Scandal engulfs Swiss central bank
The Telegraph: Switzerland's powerful central bank has been forced to publish embarrassing details about a controversial currency trade by chairman Philipp Hildebrand's wife that netted her a Sfr75,000 (£50,000) profit, to fend off a brewing political scandal.
Kashya Hildebrand's dealings have sparked questions about Switzerland's cherished banking secrecy laws, as she appeared to profit from the decisions of the Swiss National Bank (SNB). Bank Sarasin yesterday fired the employee who broke the rules by handing Mrs Hildebrand's information to an opposition politician, while the SNB swung behind its chairman, who will make his first public statement on the affair tomorrow.
The disclosures reportedly showed that Mrs Hildebrand made a Sfr75,000 profit by transferring Sfr400,000 into US dollars in August last year, shortly before the SNB effectively pegged the currency to the euro. Two months later, after the Swiss franc had fallen in value, she converted the dollars back – making a 19pc return in just two months.
Following the revelation, the SNB investigated Mrs Hildebrand's trade and ruled it did not infringe internal rules. However, facing calls for greater transparency, the central bank was yesterday forced to release its guidelines on financial dealings for members of the governing board as well as a report on the trade by auditors PricewaterhouseCoopers.
The report concluded that the trade was "delicate" but did not breach any guidelines. It also said Mr Hildebrand first learned of the deal the day after his wife completed it. He then apparently disclosed her position to the SNB board and instructed Bank Sarasin only to act on his orders in future.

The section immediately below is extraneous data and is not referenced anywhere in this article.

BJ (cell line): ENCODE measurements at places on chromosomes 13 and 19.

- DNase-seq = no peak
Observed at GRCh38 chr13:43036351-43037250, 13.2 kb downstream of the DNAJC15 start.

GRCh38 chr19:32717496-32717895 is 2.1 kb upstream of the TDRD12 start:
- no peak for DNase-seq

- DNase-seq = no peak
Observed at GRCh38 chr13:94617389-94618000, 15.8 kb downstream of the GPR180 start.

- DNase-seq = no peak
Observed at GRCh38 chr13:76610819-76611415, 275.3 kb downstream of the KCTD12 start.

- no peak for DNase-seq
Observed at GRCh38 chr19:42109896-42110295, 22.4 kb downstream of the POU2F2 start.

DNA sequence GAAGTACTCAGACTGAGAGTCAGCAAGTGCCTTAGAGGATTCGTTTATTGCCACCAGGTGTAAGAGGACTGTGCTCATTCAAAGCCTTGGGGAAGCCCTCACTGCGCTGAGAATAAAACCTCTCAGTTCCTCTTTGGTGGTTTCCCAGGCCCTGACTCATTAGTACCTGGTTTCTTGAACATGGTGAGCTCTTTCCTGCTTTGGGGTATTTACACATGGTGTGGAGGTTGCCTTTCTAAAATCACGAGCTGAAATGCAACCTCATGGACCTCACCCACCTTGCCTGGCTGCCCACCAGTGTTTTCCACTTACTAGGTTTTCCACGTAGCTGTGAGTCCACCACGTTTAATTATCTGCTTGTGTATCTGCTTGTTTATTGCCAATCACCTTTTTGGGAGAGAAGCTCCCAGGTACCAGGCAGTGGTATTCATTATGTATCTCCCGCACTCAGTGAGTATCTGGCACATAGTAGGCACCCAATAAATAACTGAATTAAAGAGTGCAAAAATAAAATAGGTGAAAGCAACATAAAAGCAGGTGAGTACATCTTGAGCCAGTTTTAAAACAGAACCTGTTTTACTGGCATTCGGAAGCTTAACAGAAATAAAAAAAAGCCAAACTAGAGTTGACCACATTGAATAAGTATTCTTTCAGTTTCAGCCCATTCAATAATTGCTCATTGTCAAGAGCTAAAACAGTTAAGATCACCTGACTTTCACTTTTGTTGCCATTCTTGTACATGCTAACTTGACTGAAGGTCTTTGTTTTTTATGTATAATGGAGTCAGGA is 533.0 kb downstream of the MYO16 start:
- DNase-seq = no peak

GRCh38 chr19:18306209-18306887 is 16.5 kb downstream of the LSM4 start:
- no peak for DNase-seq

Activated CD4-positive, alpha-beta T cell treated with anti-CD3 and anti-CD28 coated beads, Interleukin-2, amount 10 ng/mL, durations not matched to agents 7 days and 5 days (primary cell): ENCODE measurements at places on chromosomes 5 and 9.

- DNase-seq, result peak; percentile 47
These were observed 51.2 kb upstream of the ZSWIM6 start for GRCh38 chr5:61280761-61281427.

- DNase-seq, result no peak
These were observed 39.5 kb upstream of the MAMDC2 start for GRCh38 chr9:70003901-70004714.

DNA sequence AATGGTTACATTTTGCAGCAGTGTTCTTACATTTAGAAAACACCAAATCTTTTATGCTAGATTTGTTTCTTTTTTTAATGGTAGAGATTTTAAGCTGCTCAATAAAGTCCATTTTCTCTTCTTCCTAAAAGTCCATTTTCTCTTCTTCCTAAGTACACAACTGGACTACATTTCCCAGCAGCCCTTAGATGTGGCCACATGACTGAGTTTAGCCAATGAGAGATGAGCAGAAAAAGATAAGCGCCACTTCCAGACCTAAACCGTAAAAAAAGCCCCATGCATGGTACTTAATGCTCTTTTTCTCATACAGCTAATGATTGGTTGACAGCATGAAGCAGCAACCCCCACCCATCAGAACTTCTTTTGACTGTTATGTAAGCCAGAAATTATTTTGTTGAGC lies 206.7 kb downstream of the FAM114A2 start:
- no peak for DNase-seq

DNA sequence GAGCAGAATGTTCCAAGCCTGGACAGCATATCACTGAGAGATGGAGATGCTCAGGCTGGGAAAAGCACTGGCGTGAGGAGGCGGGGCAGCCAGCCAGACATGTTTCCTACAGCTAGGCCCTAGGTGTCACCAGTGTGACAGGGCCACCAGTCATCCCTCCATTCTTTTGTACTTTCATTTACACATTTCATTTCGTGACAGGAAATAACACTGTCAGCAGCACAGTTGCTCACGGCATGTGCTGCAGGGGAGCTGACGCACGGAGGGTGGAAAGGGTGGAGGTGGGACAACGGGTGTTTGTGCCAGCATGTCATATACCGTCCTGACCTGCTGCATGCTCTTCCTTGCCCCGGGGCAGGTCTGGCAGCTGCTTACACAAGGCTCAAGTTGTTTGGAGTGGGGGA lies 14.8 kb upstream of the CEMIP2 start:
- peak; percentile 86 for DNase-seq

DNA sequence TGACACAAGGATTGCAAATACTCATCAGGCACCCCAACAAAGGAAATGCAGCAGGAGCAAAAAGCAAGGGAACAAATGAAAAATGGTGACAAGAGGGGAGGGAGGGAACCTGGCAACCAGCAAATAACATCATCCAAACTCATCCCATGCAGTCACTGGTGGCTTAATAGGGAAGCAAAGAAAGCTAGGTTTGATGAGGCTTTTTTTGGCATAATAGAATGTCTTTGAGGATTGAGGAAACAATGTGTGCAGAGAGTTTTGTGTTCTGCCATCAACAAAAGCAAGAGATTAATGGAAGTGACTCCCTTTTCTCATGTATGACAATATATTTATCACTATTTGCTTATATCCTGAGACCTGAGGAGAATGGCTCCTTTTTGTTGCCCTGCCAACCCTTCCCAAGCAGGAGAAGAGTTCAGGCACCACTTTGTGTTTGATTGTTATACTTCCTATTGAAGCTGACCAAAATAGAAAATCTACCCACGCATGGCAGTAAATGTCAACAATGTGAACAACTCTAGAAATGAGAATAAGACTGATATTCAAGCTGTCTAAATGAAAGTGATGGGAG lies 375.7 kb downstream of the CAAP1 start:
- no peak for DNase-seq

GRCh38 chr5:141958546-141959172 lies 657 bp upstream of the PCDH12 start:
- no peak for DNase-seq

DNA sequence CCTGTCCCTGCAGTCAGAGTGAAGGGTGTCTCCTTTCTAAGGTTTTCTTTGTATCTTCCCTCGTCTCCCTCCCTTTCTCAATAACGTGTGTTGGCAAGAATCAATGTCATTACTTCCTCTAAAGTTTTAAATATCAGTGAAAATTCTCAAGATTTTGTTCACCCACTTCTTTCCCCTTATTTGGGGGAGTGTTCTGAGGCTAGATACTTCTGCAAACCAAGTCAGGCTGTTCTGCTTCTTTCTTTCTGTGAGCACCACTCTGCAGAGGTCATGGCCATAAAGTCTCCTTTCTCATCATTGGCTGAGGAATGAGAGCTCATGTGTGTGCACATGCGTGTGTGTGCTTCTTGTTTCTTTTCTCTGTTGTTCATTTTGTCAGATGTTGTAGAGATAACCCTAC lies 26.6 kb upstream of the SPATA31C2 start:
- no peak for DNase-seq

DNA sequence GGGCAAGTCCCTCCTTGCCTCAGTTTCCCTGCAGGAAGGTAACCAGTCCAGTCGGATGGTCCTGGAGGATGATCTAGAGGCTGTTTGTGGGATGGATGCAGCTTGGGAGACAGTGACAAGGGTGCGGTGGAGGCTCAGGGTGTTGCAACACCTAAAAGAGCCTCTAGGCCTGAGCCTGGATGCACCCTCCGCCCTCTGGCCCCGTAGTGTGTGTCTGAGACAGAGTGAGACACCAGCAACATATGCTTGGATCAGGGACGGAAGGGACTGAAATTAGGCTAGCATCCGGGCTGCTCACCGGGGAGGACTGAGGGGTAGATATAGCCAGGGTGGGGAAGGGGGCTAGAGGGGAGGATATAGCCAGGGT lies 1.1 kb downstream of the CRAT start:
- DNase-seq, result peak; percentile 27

Mrs Hildebrand went on Swiss television yesterday to say she "felt good" about the deal. She added: "What motivated me to buy dollars was the fact that it was at a record low and was almost ridiculously cheap. As I have worked in the financial and banking industry for over 15 years and always observe the markets, I felt at ease with this transaction."
The issue has become hugely political because the leak was made to Christoph Blocher, leader of the main opposition party who has been highly critical of Mr Hildebrand, 48. Even supportive central bank sources, though, told Reuters that the trade "leaves a bitter taste in the mouth".
The financial dealings of prominent European figures are coming under increasing scrutiny. Germany's president Christian Wulff is under pressure over a €500,000 low-interest home loan he received from the wife of a wealthy businessman in 2008.
The controversy escalated after Mr Wulff, Chancellor Angela Merkel's choice for the largely ceremonial role, unsuccessfully tried to gag the paper that printed the story with a series of clumsy threats.